Date: Wed, 13 Mar 1996 18:05:17 +1608
From: "Donald M. Lance" engdl[AT SYMBOL GOES HERE]SHOWME.MISSOURI.EDU
Subject: Re: Clabber milk -Reply
Isn't "blue john" simply skimmed milk?
In our family, blue john was skim milk that had so little butterfat that it
was tasteless or even tasted a little bad. We always left enough cream in
the milk to keep it from tasting like blue john. We used the term 'blinky'
for the early stage of souring. And blue john that was blinky really
tasted bad. Tarpley found regional distribution of the meanings of these
terms in East Texas, but I don't have his book and don't recall
On the question of "clabber," I'm confused about how many variations
we're talking about. Are we talking about "clabber" by itself versus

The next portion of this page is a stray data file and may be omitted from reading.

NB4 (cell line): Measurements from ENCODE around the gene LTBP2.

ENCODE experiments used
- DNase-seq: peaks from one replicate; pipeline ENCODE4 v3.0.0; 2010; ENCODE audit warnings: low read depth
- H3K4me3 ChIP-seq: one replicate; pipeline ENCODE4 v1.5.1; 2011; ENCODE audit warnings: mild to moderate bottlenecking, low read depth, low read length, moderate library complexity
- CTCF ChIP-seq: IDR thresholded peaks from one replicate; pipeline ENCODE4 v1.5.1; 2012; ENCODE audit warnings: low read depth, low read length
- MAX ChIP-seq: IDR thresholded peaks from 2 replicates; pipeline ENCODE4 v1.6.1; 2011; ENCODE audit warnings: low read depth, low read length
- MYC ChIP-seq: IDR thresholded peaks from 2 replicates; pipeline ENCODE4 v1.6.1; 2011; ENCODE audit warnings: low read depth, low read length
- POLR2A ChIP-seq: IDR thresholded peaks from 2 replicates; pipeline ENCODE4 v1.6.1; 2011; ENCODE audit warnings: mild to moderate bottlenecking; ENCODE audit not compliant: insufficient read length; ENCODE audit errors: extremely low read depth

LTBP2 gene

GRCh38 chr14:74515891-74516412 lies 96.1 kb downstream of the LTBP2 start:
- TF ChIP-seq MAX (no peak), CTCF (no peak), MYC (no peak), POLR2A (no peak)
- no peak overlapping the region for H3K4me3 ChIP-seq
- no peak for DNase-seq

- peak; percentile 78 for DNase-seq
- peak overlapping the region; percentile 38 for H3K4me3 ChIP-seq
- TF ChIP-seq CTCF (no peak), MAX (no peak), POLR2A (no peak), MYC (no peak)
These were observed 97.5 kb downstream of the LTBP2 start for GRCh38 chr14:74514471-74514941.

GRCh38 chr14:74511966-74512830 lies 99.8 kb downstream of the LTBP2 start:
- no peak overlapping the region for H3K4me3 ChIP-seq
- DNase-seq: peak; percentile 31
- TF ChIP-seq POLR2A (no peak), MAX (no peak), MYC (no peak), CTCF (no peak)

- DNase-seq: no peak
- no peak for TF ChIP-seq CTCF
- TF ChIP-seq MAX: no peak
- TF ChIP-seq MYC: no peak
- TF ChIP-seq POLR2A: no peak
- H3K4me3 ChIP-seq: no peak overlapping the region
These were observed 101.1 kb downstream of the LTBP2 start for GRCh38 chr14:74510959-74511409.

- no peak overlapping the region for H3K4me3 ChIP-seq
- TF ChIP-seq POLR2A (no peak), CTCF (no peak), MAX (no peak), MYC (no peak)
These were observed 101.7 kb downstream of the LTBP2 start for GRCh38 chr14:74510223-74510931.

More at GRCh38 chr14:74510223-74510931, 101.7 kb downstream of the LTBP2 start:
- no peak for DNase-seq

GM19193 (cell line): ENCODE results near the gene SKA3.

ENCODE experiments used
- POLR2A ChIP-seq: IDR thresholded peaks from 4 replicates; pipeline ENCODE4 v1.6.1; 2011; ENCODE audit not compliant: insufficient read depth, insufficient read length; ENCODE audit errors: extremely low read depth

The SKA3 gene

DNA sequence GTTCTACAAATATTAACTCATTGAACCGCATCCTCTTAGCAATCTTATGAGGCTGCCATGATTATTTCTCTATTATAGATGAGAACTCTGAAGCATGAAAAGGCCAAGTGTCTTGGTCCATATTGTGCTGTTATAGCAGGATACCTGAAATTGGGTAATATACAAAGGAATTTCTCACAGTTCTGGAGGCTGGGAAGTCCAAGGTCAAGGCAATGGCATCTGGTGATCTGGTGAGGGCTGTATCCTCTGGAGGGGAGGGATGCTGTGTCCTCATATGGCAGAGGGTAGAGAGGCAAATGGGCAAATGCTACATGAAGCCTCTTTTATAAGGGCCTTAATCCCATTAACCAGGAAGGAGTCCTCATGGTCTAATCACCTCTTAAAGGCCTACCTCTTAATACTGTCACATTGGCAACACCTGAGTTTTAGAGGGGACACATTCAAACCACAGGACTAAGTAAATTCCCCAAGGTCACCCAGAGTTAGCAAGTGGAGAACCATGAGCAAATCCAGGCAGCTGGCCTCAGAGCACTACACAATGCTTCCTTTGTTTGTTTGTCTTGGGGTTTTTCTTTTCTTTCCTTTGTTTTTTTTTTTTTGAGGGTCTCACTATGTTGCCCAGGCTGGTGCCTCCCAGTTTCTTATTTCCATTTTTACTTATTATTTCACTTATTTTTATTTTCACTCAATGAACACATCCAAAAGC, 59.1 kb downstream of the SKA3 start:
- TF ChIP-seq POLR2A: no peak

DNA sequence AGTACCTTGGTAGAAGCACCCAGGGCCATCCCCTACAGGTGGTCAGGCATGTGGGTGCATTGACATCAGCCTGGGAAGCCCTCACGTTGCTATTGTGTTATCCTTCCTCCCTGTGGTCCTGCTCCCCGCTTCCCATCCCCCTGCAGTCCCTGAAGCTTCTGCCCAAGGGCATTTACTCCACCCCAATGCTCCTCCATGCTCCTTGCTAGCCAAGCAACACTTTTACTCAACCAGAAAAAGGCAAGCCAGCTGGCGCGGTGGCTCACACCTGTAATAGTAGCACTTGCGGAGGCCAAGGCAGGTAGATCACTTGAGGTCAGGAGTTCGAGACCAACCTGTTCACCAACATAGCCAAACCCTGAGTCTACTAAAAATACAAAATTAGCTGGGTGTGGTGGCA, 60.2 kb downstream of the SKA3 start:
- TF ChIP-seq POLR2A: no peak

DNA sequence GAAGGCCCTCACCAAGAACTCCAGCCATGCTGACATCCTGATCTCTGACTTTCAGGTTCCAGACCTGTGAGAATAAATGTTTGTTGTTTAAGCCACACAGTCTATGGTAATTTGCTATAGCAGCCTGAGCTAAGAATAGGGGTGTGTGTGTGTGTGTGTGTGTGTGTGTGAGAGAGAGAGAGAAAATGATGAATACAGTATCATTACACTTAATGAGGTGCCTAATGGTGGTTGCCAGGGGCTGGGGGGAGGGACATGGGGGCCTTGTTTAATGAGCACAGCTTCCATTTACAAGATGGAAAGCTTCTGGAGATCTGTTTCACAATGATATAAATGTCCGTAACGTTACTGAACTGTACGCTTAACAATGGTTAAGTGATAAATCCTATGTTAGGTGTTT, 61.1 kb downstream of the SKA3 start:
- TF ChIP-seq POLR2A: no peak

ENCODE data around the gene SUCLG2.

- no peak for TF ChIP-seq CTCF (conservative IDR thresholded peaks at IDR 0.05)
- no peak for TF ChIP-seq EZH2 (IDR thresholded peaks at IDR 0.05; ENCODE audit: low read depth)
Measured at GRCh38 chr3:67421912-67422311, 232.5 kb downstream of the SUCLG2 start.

"clabber milk" or "clabbered milk" (versus other totally different terms)?
I can't remember which I heard most often: just clabber or clabber milk
(parallel with butter milk) or clabbered milk. I think all three terms
were used in Mississippi in the late '40s and early '50s.
Natalie reminds me of my quandaries and what I figured out as a teenager
(early teens). Before the curds were fully developed into large chunks
we'd talk about that as clabbered milk, but we didn't consume it at that
stage. What we would eat or make cottage cheese of was clabber, the curds.
Mother had several uses for whey too. When I came across different
responses in dialect surveys (much past my teens), I just thought some
people didn't quite understand all the stages of the process, or maybe
didn't like or eat clabber. Don't we all think our family language is
right -- that is, in regard to dialect items?
Donald M. Lance, University of Missouri
engdl[AT SYMBOL GOES HERE]showme.missouri.edu